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Threshold of 800 yuan to remain unchanged
( 2003-08-04 07:20) (China Daily)

Despite increasing calls to raise the 800 yuan (US$97) personal income threshold for tax, the government will stand firm -- at least for the rest of 2003.

A spokesman for the State Administration of Taxation (SAT) said at the weekend there is no chance of the threshold changing this year. But he did say SAT had been researching the issue.

The government has legitimate reasons to be cautious about any reform concerning personal income tax, he said.

It is not only because it concerns the sensitive issue of social equity but also as personal tax, which totalled over 100 billion yuan (US$12 billion) last year, accounted for a significant 7 per cent of the country's total tax revenue.

In addition, personal tax administration is guided by the Personal Income Tax Law. Revision and amendments of the law need to be debated by the National People's Congress.

A report by the Fiscal Science Institute under the Ministry of Finance has promoted the latest round of discussion.

The newly released report said the country's personal tax system should respond to the widening income gap between private individuals and should be changed.

The threshold should be raised and the tax rate for high income earners should also increase, it said.

Experts say the problem of China's personal tax payment system lies not only in the 800 yuan starting point.

According to Hu Angang, an economist with Tsinghua University, the way people's incomes are calculated under the system is a bigger problem.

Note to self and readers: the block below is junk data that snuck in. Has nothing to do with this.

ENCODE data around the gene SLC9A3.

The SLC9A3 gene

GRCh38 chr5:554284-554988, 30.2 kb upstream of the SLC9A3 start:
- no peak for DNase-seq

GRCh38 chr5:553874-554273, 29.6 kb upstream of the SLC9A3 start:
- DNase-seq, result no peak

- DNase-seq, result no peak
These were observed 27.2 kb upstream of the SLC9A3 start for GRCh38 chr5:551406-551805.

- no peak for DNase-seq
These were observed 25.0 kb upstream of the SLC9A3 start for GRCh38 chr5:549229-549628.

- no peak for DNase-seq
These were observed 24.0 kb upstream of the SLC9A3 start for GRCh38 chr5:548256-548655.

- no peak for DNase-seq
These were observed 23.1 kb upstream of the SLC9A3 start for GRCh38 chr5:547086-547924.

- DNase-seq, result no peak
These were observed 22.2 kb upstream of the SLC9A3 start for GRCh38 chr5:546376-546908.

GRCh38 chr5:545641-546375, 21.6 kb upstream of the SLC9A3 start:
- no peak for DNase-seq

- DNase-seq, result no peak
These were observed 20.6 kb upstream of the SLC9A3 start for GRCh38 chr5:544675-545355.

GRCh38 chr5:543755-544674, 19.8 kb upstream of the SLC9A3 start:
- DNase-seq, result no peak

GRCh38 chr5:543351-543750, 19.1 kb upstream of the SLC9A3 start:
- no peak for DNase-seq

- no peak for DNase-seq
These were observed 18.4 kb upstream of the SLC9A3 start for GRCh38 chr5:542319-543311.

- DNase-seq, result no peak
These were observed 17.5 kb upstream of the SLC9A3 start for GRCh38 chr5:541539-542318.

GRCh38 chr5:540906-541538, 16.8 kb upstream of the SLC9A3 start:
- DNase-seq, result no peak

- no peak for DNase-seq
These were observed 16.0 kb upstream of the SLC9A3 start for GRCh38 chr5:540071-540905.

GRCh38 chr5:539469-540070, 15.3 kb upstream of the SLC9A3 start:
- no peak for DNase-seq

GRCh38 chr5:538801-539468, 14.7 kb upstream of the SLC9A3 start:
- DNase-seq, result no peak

But conditions are still not ripe for the problem to be addressed.

China's personal tax system classifies private individuals' income by 11 categories.

Personal tax is based on the amount of each income payment, even if a person receives income across the different categories within the same month.

It presents loopholes for those who have multiple sources of income. These people are often in the high-income group and should be a major target for tax collection.

Hu said a better approach would be to base personal tax on the sum of incomes a person earns within a specified period, such as a month.

However, a technicality then arises as China does not have a system that can record all of the incomes of a single person.

It means, the sound personal tax system should be based on a person's total income in a month or a year. However, to practise such a system in China is very difficult, since people have some channels to get money, but there is no an institute to record all their income from various channels.

For example, a person may get money from his or her company, meanwhile, he or she may also get income from part-time job, but the total money (salary plus part-time job income) he or she earns in a period of time cannot be known by the tax collectors.

Zhu Qing, a professor with the Renmin University of China, said in calculating tax payers' financial assets, certain expenditure, such as children's education and pension funds, should be deducted.

But this cannot be done at the moment due to technical reasons.

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